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The big money notices the Internet

January 2007

As another year dawns, and the internet spreads its silken threads still further. Just at the moment, there is a distinct whiff of “if you can’t beat ‘em, join ‘em” coming from the non-internet media world. Having been fighting a pretty uneven and sometimes spiteful brawl with the internet, all the newspapers, radio, television, film and the rest are rushing to form alliances with the big cyberspace players. And if you think that Murdoch’s media empire is big, wait until Yahoo and Google have finished work.

For example, in November last year, a group of newspapers in America with a combined circulation of around 12 million (more than the entire UK daily newspaper sales) did a fairly historic deal with Yahoo that will enable those papers to tap into the online market. Initially, it will involve placing job advertising on Yahoo’s HotJobs service but will include other types of online advertising in due course.

This will allow the newspapers to generate an income from the growing internet advertising mountain at a time when they are struggling to find ways to counter the massive internet-bound migration of advertising income at present.

This news follows a deal that Google have done that will allow adverts they do not have room for online (yes, they are that successful) to overflow into newspapers. What’s more, Google are also testing a similar service to plant radio adverts, which will make it possible for anyone to arrange radio advertising, through Google, anywhere in the world,.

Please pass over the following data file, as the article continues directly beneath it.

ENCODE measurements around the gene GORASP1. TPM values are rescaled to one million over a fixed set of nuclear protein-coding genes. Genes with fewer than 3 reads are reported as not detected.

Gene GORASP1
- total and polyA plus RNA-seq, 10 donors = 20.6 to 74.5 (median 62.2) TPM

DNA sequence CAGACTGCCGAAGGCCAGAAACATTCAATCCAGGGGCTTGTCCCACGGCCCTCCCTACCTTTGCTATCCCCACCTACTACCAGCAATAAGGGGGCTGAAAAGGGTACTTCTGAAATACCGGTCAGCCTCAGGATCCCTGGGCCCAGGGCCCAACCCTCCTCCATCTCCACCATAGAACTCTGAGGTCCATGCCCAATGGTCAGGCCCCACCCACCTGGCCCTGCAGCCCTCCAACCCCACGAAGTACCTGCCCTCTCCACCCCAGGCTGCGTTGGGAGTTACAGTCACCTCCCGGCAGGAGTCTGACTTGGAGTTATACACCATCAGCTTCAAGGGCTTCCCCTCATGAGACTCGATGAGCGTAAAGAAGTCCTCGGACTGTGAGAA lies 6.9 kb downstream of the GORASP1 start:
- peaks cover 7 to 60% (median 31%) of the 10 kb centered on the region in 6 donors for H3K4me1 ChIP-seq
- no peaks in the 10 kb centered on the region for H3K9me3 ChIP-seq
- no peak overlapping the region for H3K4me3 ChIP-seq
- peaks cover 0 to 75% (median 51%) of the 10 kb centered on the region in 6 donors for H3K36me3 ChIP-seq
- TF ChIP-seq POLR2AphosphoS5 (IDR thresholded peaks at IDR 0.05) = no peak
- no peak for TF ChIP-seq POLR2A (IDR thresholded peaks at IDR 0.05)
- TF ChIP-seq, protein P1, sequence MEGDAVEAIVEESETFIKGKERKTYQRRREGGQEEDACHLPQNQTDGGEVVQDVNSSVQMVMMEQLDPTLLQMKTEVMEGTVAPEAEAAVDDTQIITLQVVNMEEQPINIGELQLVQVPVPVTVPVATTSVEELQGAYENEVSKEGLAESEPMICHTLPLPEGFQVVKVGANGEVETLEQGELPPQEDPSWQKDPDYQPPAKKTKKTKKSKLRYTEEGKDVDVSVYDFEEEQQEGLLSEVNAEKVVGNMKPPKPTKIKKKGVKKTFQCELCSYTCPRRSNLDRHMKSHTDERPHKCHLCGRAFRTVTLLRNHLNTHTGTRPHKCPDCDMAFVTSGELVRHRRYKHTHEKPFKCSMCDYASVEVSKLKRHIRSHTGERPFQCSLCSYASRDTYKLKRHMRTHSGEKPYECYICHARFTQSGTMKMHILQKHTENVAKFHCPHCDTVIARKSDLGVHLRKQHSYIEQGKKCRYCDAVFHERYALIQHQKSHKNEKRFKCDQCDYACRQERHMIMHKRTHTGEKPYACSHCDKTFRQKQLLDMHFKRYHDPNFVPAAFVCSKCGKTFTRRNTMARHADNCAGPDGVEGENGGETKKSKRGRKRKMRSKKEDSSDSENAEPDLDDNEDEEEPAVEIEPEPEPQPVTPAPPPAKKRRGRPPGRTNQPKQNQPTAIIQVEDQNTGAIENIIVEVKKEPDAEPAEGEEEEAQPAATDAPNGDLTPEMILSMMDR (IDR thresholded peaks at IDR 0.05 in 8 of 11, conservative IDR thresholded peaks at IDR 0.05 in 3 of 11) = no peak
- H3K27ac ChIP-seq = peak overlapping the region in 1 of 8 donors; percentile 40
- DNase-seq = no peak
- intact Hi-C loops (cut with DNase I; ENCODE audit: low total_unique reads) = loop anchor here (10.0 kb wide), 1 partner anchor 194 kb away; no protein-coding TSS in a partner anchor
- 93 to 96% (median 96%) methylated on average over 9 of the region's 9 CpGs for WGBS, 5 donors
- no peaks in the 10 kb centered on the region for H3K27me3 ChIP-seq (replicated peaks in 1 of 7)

Then there are the film companies. Just like the record companies they have finally recognised that there is money to be made from making genuine copies of their back catalogue available to be downloaded. Not before time – anyone with half a brain (which includes most in the film and music industries) could have told them that any company with a warehouse full of product that can be distributed in digital form (and thus via the Internet) should be onto a winner.

In this country, BT is finding it easy to do deals with providers of films and TV programmes to allow them to redistribute them on the Internet, as are other Broadband suppliers like NTL and Wanadoo – and all this after years of the whole entertainment industry being at daggers drawn with this upstart that is the internet, and trying to shut it down.

Even our very own communications regulator Ofcom has called for the setting up of a new public service provider to compete with the BBC, which would distribute TV programs through broadband.

The driving force behind all this excitement is the massive growth in online advertising revenues that we are experiencing. Spending is growing by about 33 percent every year, and the speed of that growth is increasing, too. In turn this is encouraging a colossal growth in online purchasing, as we all become more confident about doing financial deals online.

For example, last year John Lewis reported a blistering 90 percent increase in online sales, and a survey by the British Council of Shopping Centres (I didn’t know it existed either) demonstrated gloomily that men, in particular, are eschewing physical shops for internet shopping.

None of this will come as any surprise to Oldie readers, who, having long memories, will recall how easy it used to be to ring up most local shops to place an order, and have it delivered the next day. Customers like to have it made easy for them – queuing to part with your money is no joy.

Now if we could just get the internet to put the petrol in our cars for us, the age of real consumer service will be back with a vengeance.

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